10 Oct How sleep improves your memory
The mechanics of sleep and the process by which we store and retrieve memories has from ancient times been approached through many myths and theories, but it is only recently that hard science is seriously uncovering these mysteries of the mind.
A study in Nature Neuroscience, by German researchers at the University of Lubeck, proved that the brain stores recent memories better during sleep than during wakefulness.
The study mentions that earlier research showed that new memories are stored temporarily in the hippocampus and don’t gel until they are put into permanent storage in the “hard drive” of the neocortex. Early studies proved that if a memory is reactivated after learning it helps the transfer to the brain’s hard drive. The researchers retriggered the memories with a scent.
But, what they didn’t know and these researchers proved was that even if you retrigger the memory and move on to learn something else, the state of wakefulness makes the memories fragile and the transfer to deep memory difficult.
Their findings proved:
“Much to the surprise of the researchers, the sleep group performed significantly better, retaining on average 85 percent of the patterns, compared to 60 percent for those who had remained awake.”
“Reactivation of memories had completely different effects on the state of wakefulness and sleep,” said lead author Susanne Diekelmann, also from the University of Lubeck.
Based on brain imaging data…during the first few minutes of sleep, the transfer from hippocampus to neocortex has been initiated.
After only 40 minutes of shuteye, significant chunks of memory were already “downloaded” and stored where they “could no longer be disrupted by new information that is encoded in the hippocampus.”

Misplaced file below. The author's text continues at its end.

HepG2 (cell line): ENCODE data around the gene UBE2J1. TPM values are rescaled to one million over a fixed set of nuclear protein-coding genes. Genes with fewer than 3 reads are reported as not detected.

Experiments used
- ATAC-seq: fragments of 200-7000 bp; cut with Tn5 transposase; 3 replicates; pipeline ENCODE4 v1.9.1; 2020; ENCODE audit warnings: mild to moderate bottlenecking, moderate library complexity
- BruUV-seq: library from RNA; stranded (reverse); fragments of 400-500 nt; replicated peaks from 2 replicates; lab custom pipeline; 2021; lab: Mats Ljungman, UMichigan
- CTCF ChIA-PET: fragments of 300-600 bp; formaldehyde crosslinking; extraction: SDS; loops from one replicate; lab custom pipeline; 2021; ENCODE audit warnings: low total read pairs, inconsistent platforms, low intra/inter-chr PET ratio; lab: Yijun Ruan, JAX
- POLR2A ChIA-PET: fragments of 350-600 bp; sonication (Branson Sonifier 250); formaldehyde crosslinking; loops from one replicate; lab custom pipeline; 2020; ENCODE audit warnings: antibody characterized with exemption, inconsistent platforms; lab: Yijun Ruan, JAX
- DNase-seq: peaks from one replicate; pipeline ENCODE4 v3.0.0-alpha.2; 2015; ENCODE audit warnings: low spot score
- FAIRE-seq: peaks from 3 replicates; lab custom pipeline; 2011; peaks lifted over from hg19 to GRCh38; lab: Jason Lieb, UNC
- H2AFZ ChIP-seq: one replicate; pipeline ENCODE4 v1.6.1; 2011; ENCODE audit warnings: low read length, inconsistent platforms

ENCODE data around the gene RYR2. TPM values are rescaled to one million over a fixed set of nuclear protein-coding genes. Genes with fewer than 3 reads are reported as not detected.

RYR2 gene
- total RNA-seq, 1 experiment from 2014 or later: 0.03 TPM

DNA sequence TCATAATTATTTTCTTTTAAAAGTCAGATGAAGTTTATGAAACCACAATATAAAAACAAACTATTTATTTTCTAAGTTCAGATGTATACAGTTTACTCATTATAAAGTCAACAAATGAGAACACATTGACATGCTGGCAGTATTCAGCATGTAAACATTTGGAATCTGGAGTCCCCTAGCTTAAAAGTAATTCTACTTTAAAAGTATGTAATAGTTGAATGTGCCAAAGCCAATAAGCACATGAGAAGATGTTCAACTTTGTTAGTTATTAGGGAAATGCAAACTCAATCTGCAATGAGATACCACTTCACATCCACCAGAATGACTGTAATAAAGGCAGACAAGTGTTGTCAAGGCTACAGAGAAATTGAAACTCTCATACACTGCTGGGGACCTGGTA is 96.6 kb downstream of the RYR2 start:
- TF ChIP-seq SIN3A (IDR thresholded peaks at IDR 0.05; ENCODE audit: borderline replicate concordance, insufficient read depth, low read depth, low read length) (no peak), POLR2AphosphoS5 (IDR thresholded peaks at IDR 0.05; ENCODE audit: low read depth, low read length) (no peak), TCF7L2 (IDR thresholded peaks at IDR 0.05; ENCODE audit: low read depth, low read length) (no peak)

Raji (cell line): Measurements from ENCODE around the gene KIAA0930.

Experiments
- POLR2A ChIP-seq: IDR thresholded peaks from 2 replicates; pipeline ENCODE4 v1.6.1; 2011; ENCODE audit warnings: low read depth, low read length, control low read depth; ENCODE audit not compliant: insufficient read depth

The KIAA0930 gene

Why did the researchers use a scent to retrigger the memory?
Because the olfactory bulb is part of the brain’s limbic system, an area so closely associated with memory and feeling… it’s sometimes called the “emotional brain”.
The olfactory bulb has intimate access to the amygdala, which processes emotion, and the hippocampus, which is responsible for associative learning.
Seems strange they were surprised. There are dozens of earlier studies.
“Retention was significantly better for the immediate sleep group, consistent with the notion that consolidation is enhanced by the interpolation of sleep shortly after learning.” Recognition memory, sleep and circadian rhythms, Nesca M, Koulack D.
And in 2008, among many others:
“Immediate as well as delayed post learning sleep but not wakefulness enhances declarative memory consolidation in children.” Reactivation and Consolidation of Memory During Sleep, Backhaus J, Hoeckesfeld R, Born J, Hohagen F, Junghanns K.
But, this “discovery” goes even further back. Shockingly, in Plato’s Theaetetus, Socrates says:
“Can he [man] learn one thing after another?“
“ . . . Please assume, then, for the sake of argument, that there is in our souls a block of wax, in one case larger, in another smaller, in one case the wax is purer, in another more impure and harder, in some cases softer, and in some of proper quality . . . Let us, then, say that this is the gift of Mnemosyne (Memory), the mother of the Mousai (Muses), and that whenever we wish to remember anything we see or hear or think of in our own minds, we hold this wax under the perceptions and thoughts and imprint them upon it, just as we make impressions from seal rings; and whatever is imprinted we remember and know as long as its image lasts, but whatever is rubbed out or cannot be imprinted we forget and do not know.”
This “discovery” was in 400 B.C.
The goddess Mnemosyne was the personification of memory in Greek mythology. And the ancient Greeks invoked sleep by appealing to the god of sleep, Hypnos, from where the terms hypnotic and hypnotism are derived. The Romans had a similar god named Somnus.
Actually in ancient times, sleep was also used as vehicle for healing.
In ancient Greece, sleep temples were built in honor of Asclepius, the Greek god of medicine (though there is proof he was actually a real aristocratic personage and later made into a god because of his great healing abilities).
The Greek treatment was referred to as incubation, and focused on prayers to Asclepius for healing. The ill would fall asleep in the temple and be visited by Asclepius during the sleep state and there be given healings or instruction on how to heal themselves.
“A similar Hebrew treatment was referred to as Kavanah, and involved focusing on letters of the Hebrew alphabet spelling the name of God.”
If you want to remember all this, it might be a good time to go take a nap!
Hypnos and his half brother Thanatos
John William Waterhouse (1849–1917)